Consumers may not even be aware of the importance of portion sizes and their relation to overweight and obesity.  Several studies have shown that people tend to misperceive what is considered an appropriate serving size and the how many calories they may contain (18-19).   In one study, subjects were asked to select the amount of food that is considered to be an appropriate serving size.  The study found that the participants significantly overestimated the correct portion sizes for many of the foods presented such as cereal, butter, whole milk, and chips (19).  It is evident that, in general, most people have poor knowledge on what a correct serving size.  The Cut Your Portions, Cut Your Risk campaign is severely limited in its ability to make a meaningful change because of the general lack of knowledge provided about food and nutrition, and especially about portion sizes.  Given the lower education levels of many obese New Yorkers, the campaign must make this the forefront of effectively creating behavior change.

Redefining the Campaign

            These flaws that I have presented are major factors for the failure of a public health campaign.  Obesity is a growing issue that plagues more and more people every year.  An effective public health campaign is necessary to make positive changes and have a serious impact on the health of New Yorkers.  While the campaign is targeting an important issue, the methods of outreach are ineffective and are likely to be poorly received by the campaign’s intended recipients.  For the duration of this paper, I will present alternative interventions that address and rectify the aforementioned critiques in an attempt to create a more successful campaign.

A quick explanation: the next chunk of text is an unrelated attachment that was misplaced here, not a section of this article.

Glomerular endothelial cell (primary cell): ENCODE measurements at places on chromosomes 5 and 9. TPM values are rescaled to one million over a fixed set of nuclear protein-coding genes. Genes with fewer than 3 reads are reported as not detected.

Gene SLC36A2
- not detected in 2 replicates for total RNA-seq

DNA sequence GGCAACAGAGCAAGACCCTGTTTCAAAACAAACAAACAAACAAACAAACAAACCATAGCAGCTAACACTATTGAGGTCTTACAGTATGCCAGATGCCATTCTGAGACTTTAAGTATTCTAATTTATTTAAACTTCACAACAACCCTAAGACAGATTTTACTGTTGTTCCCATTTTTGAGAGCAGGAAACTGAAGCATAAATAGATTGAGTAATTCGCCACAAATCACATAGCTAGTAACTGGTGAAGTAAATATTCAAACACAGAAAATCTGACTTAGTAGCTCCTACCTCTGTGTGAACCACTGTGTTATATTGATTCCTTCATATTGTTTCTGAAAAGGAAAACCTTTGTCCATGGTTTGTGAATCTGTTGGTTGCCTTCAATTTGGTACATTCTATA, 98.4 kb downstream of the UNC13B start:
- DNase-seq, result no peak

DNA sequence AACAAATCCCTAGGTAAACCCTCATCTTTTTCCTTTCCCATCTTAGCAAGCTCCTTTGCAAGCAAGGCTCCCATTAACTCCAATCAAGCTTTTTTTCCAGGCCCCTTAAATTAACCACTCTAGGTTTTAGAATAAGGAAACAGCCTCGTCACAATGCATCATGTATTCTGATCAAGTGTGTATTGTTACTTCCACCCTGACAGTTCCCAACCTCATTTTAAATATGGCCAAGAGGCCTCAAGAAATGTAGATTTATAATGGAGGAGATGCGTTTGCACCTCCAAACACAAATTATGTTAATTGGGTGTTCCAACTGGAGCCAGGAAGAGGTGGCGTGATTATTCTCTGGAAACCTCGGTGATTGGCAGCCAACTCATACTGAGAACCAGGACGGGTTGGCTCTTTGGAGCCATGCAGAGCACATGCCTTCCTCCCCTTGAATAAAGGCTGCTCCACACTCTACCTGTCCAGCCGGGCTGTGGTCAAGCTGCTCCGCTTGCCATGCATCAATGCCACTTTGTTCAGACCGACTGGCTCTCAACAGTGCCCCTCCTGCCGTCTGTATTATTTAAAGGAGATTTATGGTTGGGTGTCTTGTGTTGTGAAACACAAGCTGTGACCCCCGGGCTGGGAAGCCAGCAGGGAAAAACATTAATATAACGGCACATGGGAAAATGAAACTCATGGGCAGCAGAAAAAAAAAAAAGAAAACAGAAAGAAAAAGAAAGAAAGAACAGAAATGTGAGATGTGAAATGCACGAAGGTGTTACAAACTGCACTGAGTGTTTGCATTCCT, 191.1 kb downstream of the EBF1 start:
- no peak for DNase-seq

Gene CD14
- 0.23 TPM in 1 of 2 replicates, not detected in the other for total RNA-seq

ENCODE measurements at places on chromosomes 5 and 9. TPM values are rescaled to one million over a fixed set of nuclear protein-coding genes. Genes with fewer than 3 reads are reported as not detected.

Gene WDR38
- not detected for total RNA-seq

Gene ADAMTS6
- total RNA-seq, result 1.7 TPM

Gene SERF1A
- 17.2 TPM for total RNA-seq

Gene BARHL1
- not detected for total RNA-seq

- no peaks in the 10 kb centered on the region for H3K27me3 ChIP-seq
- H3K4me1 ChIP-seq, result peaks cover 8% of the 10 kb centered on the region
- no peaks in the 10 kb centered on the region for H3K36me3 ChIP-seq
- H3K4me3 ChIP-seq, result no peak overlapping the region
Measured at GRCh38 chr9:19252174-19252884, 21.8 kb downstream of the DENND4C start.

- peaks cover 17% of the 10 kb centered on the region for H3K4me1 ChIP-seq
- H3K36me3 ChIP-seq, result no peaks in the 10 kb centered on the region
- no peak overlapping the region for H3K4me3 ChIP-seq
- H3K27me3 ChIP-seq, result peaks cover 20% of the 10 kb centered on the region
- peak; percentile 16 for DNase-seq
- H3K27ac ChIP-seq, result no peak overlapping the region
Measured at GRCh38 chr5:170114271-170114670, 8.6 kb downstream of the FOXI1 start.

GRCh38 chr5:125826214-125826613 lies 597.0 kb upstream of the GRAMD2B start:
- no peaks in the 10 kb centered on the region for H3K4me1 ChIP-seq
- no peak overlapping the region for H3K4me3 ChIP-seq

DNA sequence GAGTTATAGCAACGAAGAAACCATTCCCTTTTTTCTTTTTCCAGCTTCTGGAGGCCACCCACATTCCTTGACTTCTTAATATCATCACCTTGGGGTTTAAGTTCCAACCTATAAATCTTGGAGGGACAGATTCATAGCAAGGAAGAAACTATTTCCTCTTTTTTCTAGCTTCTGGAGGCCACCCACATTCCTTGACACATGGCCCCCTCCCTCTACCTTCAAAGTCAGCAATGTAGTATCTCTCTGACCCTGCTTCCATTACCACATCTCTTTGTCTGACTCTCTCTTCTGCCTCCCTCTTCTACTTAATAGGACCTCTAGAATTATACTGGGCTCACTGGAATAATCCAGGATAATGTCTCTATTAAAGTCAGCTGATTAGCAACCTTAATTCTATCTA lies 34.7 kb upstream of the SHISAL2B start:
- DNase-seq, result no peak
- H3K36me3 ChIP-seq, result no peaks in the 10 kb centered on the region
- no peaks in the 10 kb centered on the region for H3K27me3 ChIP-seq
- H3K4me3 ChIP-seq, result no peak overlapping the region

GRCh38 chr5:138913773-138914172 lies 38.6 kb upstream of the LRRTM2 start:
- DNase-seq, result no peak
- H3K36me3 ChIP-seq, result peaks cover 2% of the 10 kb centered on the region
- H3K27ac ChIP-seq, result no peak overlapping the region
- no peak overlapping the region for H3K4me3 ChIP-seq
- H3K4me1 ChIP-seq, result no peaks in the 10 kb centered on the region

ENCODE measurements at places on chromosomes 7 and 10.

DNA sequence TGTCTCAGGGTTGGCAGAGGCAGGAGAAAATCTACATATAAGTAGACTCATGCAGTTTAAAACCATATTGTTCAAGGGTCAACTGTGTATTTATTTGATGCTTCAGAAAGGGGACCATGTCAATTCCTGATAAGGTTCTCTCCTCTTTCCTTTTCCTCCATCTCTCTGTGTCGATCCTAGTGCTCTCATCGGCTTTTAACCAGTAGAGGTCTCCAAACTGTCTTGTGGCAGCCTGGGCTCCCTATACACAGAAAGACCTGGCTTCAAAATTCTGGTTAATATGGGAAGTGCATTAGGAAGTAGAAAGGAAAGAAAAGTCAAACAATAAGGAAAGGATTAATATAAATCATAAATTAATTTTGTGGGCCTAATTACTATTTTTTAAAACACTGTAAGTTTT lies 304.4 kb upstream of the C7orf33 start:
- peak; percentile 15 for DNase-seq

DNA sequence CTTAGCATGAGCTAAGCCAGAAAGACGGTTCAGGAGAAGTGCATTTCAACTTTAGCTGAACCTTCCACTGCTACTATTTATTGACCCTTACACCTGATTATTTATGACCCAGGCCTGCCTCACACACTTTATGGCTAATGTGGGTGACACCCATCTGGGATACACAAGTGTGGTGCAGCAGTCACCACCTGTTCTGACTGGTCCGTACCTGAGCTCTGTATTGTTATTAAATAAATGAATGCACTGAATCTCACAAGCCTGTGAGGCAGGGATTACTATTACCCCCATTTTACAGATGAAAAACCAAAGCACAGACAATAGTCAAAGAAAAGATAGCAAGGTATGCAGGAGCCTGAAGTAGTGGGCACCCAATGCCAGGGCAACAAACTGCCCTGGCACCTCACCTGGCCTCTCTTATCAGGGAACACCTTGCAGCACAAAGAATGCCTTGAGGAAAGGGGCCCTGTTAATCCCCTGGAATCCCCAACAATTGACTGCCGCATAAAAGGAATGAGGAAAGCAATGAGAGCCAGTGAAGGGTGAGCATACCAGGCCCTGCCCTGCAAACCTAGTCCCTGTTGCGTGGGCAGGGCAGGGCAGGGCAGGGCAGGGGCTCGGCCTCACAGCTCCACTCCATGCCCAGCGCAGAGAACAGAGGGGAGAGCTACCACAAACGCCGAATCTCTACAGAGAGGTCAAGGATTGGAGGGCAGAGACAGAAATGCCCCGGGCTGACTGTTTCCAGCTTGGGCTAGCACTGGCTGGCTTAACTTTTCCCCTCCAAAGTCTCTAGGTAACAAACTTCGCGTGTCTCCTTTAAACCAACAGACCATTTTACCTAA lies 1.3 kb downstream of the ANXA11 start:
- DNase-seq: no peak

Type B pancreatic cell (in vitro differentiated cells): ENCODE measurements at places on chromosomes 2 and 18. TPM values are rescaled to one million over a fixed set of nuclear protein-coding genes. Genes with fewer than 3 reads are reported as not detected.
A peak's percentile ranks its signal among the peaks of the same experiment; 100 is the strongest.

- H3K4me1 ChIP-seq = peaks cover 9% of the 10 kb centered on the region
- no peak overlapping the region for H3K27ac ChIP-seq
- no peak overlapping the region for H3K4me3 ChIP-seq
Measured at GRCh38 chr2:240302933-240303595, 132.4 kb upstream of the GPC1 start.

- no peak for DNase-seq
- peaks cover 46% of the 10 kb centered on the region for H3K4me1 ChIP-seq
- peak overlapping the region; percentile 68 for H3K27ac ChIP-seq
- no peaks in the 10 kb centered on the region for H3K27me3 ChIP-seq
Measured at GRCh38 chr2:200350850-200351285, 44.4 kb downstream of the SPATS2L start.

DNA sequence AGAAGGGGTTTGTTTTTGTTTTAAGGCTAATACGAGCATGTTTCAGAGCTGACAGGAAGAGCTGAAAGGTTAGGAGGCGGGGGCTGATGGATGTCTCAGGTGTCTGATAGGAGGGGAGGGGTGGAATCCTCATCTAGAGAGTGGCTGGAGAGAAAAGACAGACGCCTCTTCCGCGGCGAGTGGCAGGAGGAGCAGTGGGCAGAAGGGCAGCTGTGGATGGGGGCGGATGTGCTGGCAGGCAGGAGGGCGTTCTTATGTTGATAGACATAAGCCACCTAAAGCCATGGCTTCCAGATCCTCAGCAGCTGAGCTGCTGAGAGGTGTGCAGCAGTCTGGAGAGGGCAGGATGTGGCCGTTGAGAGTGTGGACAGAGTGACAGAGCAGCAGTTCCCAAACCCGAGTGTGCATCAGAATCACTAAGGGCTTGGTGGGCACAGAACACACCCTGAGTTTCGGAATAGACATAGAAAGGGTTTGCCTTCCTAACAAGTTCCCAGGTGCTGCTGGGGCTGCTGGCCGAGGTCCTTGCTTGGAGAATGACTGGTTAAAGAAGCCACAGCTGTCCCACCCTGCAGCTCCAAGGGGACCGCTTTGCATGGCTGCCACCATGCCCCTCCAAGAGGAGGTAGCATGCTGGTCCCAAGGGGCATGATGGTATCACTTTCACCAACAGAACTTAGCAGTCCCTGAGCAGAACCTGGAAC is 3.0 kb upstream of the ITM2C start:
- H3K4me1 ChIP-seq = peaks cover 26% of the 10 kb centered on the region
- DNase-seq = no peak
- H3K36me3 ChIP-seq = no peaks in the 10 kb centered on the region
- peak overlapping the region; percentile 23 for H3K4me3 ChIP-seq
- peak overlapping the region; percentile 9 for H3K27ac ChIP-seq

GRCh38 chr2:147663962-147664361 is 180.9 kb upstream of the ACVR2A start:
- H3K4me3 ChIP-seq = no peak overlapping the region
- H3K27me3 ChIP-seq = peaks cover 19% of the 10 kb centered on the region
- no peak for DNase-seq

Intervention 1: Create an Alternate Message

            The Theory of Psychological Reactance shows us that a forceful, demeaning attitude of a campaign can thwart its efforts by provoking actions opposite to those intended due to fear of the lack of freedom (9).  To address this, the campaign should no longer use the “Cut Your Portions, Cut Your Risk” slogan, but should rather develop a message that allows the audience to feel in control.  The sense of being in control of one’s own health is a factor in itself that produces health (20).  The new message should be inspiring to its audience, and should steer away from harsh words or a shameful tone.  A study from the International Journal of Obesity asked participants to rate the messages of several different obesity-related public health campaigns as being stigmatizing or motivating.  More favorable responses occurred with messages that emphasized specific health behaviors and personal empowerment for health compared with those that imply shame and stigmatize the obese.  Among obese participants, the message “Skip seconds… lose your gut” was stigmatizing, whereas “Eat well. Move more. Live longer.” elicited a positive response (21).  Evidently, certain phrases can evoke certain reactions and behaviors.
            A new, more optimistic message for the Cut Your Portions, Cut Your Risk campaign should include positivity.  Some examples of positive messages would be “Eat Right to Live Great” or “Better Choices for Better Living.”  Other than positivity, giving individuals a sense of control can also help to relay an effective message.  Slogans such as “Take Control to Reach Your Goals” or “Control Your Portions, Don’t Let them Control You” elicit the use of words that puts the individual in charge of their actions.  This can be an extremely effective way to modify and influence behavior.  The value of health is not intrinsic, but is valuable because it assures an individual’s freedom and control (20).  By giving an individual control of a situation, they are more likely to respond favorably to a message.